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South Reading Cancer Champions

A pioneering project to raise cancer awareness and education amongst the culturally diverse populations and deprived communities of South Reading has been a major success.

The project has trained 25 volunteers from these communities to become cancer champions. Together they have run 43 separate awareness sessions reaching more than 1,700 people in South Reading since the project’s launch two years ago.

Dr Kajal Patel, Berkshire West CCG’s Cancer Lead, said: ‘We know there is a lack of awareness and understanding of cancer among ethnic minority and deprived communities in South Reading. Too often this means when people from these communities are diagnosed with cancer, it’s picked up late, leading to poorer survival rates. What’s more, they tend not to access the cancer care that’s available to them and that they need.

“But as a result of this project, the communities have told us they now feel they have a voice regarding cancer, a better understanding of it and of treatment, and they are more engaged with health professionals and services. This makes them more likely to take up screening opportunities and speak to GPs regarding their concerns, which in turn makes an early diagnosis more likely, and should improve survival rates,” added Dr Patel.

“Health professionals have also embraced the project and it’s given them a much better knowledge of the barriers these communities face. We are extremely pleased with the successful way the project’s been implemented and the way communities have worked with us on it,” she added.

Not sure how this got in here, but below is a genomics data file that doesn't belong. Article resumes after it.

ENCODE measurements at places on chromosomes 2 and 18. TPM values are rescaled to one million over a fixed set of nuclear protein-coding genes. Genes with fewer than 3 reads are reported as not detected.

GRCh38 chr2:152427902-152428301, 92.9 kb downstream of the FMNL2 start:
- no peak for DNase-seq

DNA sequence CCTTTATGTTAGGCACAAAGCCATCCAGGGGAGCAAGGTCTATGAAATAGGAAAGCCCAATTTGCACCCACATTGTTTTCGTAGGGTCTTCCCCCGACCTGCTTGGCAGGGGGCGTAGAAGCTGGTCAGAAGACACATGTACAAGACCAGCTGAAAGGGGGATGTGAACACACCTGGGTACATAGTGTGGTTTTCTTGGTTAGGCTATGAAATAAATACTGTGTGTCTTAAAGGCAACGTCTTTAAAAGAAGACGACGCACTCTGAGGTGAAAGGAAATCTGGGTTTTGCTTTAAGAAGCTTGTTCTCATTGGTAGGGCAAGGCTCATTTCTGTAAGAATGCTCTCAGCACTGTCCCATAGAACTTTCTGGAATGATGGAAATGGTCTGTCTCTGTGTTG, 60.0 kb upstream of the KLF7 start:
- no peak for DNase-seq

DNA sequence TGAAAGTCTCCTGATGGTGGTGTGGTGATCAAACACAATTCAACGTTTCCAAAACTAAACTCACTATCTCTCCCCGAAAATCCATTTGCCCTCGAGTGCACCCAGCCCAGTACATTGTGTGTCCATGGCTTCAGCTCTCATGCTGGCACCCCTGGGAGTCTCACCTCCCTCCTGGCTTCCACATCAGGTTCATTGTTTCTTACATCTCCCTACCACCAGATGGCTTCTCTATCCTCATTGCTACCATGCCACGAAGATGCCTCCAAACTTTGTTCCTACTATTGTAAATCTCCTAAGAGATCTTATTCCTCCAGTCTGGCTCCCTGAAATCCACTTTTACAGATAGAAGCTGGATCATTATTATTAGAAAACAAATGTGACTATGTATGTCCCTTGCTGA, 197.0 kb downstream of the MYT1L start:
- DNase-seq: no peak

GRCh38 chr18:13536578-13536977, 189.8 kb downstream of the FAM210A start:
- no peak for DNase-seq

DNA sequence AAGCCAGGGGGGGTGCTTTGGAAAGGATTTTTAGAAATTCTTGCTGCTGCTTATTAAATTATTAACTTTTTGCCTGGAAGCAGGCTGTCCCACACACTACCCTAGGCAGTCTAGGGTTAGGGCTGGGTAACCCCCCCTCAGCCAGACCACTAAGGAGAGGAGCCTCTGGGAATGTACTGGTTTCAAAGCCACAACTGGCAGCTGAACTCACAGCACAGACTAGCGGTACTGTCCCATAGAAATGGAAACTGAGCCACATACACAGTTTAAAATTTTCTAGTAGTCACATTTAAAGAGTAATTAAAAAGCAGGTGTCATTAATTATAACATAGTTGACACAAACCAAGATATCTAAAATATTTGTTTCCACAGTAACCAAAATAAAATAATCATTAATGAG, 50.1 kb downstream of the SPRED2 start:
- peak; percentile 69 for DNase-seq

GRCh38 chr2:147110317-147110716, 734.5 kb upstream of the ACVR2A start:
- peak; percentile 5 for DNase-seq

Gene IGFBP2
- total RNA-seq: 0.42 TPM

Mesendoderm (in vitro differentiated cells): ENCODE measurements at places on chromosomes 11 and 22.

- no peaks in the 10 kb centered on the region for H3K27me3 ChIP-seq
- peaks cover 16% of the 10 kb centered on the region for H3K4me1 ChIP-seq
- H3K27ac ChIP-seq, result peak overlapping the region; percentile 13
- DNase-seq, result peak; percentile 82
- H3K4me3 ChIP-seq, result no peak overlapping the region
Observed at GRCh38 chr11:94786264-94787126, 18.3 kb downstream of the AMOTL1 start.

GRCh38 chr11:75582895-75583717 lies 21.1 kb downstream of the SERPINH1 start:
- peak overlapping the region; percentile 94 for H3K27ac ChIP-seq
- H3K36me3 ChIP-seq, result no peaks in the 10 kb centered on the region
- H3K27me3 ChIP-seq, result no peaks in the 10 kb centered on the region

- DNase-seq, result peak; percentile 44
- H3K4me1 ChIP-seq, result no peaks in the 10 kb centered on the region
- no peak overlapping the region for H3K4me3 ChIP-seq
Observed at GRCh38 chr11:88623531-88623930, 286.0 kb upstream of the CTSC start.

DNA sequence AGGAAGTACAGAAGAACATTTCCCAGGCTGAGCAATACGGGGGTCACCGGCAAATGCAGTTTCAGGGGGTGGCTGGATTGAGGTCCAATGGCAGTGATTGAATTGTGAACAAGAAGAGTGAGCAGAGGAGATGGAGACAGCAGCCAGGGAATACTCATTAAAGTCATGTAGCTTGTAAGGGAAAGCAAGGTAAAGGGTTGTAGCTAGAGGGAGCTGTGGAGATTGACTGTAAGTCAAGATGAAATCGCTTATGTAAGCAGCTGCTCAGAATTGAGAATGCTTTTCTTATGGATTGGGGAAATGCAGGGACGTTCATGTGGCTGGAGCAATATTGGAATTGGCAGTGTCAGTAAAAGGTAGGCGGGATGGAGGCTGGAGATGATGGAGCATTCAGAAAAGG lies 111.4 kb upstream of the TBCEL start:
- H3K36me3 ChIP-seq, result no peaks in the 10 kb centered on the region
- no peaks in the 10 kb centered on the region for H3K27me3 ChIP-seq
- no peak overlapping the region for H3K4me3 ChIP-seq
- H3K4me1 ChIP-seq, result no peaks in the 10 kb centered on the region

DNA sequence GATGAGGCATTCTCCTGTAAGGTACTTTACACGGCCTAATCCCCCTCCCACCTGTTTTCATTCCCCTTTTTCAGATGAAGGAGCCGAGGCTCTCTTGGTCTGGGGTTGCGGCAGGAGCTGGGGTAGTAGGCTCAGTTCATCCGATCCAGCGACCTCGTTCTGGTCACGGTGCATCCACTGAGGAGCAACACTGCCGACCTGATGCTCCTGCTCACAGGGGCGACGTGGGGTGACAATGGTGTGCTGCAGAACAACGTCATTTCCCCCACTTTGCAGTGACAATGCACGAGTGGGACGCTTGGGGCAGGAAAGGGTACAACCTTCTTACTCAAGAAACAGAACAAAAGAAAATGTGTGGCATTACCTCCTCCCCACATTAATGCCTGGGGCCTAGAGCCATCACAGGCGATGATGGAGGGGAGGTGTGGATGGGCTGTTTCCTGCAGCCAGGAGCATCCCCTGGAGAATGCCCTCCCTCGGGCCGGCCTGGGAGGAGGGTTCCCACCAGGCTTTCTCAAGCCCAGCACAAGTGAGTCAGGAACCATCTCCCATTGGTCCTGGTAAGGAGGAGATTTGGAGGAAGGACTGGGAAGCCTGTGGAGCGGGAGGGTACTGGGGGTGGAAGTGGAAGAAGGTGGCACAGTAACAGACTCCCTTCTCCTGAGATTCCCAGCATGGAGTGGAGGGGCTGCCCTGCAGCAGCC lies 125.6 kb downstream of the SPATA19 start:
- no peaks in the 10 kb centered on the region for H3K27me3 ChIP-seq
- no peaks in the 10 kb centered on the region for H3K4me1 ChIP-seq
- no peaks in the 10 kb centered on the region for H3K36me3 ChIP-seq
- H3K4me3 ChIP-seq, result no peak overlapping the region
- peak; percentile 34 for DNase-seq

The 25 volunteers underwent an intensive 12-week training programme from Macmillan Cancer Support to become cancer champions and they now reach out to their own communities to spread the word. They include people from eight community groups including Polish, Nepalese, Punjabi, Sudanese, Afro Caribbean, Pakistani as well as people who are deaf or members of the LGBT community.

Berkshire West Clinical Commissioning Group (CCG), Macmillan Cancer Support and Rushmoor Healthy Living (RHL) worked together to deliver the project, which turned the traditional method of raising cancer awareness, through promotion and leaflets, on its head by using a community-first approach.

The champions are now familiar faces at 16 GP practices in South Reading where they provide a range of support for people. This could be translating during consultations, accompanying them to chemotherapy or radiotherapy, liaising with hospital transport, visiting them on the wards or back at home after treatment.

It is expecting this approach will help increase survival rates in South Reading over the coming years, and it may even save lives.

Macmillan Cancer Support funded the project with £153,000 of charitable funds.

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